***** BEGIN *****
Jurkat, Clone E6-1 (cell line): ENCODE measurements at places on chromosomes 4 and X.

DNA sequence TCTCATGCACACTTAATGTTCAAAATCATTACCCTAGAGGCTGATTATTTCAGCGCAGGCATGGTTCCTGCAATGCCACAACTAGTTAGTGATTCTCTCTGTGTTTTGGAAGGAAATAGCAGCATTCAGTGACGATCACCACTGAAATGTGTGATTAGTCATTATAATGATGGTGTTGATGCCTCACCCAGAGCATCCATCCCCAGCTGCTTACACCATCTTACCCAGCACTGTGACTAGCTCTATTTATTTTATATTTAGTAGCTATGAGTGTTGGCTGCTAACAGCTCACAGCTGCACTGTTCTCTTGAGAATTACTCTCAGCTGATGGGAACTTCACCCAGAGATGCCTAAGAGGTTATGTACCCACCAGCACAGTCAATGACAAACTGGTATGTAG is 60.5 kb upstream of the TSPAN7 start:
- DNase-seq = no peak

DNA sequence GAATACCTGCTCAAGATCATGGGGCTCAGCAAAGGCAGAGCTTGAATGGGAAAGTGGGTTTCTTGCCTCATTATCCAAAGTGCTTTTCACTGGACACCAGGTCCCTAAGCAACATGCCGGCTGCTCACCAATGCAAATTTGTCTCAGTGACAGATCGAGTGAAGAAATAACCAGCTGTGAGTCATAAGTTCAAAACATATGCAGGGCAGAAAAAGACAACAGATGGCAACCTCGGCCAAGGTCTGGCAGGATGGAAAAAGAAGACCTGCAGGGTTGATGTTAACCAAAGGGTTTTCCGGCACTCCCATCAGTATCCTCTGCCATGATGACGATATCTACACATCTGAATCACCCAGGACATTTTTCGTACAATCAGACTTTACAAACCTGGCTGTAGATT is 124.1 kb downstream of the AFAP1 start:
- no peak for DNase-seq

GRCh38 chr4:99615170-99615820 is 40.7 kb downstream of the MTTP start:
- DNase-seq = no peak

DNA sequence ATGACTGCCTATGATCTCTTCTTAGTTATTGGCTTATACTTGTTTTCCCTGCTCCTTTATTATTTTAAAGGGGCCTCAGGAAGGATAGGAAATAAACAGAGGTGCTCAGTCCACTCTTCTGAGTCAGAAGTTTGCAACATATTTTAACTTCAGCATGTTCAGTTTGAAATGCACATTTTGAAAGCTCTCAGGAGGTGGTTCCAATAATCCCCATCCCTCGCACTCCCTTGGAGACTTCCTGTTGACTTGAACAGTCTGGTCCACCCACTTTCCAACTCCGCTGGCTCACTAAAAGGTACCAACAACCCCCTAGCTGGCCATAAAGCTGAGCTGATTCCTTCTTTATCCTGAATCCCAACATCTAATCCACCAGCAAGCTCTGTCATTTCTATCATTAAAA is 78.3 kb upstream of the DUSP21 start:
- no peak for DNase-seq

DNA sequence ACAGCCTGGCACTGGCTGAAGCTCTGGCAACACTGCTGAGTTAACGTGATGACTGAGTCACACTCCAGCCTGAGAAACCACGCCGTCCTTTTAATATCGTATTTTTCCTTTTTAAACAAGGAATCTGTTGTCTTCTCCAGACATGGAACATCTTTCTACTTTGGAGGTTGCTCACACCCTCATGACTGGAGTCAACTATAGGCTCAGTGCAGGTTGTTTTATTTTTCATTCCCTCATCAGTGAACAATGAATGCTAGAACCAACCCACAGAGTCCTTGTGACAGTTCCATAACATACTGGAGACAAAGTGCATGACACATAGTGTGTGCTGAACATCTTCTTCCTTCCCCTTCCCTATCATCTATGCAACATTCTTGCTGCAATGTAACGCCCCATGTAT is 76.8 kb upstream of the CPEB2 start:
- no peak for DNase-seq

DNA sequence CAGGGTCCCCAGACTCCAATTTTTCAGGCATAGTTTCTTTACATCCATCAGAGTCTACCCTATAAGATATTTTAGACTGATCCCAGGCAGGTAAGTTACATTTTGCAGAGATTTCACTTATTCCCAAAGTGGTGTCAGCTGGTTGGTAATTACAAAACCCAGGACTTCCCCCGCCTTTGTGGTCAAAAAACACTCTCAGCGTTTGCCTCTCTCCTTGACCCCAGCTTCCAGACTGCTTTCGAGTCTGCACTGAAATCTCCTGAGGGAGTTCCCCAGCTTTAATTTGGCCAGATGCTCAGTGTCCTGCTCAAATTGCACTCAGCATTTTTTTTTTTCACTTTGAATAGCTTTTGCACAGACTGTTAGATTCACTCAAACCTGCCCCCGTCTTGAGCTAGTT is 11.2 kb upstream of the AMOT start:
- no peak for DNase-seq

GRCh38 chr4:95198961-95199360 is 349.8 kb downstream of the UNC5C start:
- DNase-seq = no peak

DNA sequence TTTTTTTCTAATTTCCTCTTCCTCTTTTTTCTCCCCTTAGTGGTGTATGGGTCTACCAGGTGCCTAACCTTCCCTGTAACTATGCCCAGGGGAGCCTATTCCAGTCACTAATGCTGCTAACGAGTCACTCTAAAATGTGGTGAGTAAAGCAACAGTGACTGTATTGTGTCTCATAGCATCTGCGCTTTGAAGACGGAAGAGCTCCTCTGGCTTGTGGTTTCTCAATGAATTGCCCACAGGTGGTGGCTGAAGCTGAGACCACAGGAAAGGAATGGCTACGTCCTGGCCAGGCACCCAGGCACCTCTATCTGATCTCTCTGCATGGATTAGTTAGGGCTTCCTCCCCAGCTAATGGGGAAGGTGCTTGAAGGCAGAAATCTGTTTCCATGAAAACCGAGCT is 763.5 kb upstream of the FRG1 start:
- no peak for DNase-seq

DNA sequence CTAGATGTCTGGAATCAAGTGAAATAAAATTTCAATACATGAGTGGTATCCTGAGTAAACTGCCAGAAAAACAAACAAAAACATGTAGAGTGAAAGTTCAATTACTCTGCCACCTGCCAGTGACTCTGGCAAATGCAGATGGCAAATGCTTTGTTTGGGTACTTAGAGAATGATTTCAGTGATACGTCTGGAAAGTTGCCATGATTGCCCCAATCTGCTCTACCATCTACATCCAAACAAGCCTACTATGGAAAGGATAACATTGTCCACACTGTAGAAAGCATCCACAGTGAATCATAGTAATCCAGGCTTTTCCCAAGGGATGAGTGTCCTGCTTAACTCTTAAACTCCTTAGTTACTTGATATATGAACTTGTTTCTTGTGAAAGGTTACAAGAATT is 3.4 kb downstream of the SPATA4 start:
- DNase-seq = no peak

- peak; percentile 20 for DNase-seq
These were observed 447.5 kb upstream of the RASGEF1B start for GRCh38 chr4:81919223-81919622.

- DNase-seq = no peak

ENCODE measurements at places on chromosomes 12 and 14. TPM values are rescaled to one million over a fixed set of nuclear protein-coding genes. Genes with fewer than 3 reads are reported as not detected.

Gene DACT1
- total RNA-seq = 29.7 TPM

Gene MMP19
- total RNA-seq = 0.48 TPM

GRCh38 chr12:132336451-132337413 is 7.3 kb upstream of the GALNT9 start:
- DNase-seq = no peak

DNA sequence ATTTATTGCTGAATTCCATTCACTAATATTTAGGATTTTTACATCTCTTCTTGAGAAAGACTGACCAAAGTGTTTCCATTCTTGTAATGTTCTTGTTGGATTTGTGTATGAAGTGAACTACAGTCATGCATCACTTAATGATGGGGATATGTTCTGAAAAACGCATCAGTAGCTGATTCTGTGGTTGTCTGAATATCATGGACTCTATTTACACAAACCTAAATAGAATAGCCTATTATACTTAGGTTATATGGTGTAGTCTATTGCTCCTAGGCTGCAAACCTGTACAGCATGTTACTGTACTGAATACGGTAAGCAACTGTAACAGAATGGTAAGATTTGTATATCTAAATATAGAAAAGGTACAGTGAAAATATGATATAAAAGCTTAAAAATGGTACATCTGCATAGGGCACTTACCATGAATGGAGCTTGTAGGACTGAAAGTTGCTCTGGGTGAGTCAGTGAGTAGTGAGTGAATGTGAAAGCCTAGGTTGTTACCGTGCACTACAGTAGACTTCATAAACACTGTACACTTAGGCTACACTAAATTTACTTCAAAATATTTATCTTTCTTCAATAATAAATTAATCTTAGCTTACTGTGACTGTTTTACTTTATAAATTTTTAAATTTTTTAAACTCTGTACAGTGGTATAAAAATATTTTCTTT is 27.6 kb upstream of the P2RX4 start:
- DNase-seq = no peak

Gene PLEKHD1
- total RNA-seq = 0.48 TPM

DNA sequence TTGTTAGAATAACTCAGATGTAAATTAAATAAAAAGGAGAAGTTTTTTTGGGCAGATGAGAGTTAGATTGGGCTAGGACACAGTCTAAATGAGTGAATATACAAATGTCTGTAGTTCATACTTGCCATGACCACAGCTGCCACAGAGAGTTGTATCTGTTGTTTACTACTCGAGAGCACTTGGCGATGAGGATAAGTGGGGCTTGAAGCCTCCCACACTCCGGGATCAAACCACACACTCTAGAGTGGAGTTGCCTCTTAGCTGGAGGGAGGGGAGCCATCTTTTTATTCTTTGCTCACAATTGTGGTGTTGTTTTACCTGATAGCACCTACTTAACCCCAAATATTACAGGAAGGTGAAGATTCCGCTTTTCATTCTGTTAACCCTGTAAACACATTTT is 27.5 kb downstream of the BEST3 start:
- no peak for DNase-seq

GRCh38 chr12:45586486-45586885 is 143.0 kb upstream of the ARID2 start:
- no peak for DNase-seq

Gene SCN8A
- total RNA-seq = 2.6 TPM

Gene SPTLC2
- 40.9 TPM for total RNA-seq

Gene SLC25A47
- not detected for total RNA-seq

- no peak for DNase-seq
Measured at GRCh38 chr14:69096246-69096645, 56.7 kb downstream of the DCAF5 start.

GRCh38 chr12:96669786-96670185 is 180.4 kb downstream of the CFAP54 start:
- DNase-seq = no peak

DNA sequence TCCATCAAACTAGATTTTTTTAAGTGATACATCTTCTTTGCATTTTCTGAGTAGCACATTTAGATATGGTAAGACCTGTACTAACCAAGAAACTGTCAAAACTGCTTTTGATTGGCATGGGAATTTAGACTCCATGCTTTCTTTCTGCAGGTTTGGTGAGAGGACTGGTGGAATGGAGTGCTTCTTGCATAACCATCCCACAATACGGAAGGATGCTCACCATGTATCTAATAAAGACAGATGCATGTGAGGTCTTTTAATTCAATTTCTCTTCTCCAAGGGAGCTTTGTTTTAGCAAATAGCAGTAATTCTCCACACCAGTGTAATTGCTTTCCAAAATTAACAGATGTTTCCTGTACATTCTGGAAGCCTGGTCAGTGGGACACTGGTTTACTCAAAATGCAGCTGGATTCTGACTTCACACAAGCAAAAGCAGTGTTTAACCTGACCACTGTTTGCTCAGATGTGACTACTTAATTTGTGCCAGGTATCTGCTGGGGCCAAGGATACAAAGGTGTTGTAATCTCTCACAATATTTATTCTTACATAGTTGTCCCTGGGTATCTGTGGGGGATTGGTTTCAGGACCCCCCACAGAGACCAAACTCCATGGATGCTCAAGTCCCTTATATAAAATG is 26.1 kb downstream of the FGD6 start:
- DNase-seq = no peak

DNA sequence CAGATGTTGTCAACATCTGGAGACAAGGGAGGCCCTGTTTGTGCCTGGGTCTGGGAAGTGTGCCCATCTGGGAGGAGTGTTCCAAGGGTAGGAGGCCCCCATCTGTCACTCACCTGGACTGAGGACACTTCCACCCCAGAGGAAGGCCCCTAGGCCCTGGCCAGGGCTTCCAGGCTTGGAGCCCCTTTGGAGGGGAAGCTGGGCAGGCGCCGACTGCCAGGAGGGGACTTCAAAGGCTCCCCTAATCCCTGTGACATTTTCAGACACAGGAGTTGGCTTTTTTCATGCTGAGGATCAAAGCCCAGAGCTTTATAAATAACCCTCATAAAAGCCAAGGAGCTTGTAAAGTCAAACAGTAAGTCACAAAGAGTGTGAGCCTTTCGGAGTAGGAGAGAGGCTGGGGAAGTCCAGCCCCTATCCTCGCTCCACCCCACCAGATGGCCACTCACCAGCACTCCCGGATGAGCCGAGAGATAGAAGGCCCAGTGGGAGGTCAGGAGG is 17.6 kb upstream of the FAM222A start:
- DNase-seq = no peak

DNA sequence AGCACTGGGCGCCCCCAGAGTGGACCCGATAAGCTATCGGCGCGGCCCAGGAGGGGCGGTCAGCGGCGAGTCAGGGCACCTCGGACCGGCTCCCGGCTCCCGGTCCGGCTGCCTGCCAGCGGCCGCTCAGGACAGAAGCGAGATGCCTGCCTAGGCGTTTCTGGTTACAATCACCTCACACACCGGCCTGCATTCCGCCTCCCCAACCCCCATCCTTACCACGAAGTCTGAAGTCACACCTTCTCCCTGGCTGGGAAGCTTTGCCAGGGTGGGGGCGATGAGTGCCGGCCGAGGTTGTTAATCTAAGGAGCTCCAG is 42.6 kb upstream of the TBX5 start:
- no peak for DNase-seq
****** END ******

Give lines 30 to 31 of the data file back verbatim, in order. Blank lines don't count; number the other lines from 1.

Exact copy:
DNA sequence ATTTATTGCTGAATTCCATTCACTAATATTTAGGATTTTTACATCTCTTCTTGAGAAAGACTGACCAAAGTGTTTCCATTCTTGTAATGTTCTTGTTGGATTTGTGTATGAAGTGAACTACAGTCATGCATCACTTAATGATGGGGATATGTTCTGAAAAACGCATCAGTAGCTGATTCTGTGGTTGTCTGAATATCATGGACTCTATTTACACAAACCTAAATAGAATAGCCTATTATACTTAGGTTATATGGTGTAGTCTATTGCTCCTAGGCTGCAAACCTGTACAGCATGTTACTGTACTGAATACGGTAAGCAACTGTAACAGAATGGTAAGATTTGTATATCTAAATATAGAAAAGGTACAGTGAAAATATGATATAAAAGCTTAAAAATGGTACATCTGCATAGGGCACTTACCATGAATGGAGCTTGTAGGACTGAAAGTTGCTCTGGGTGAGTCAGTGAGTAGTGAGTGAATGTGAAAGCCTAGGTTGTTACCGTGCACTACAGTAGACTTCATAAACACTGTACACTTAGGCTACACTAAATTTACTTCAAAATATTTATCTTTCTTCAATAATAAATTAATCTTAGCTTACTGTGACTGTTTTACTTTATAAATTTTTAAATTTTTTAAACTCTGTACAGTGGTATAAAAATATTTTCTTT is 27.6 kb upstream of the P2RX4 start:
- DNase-seq = no peak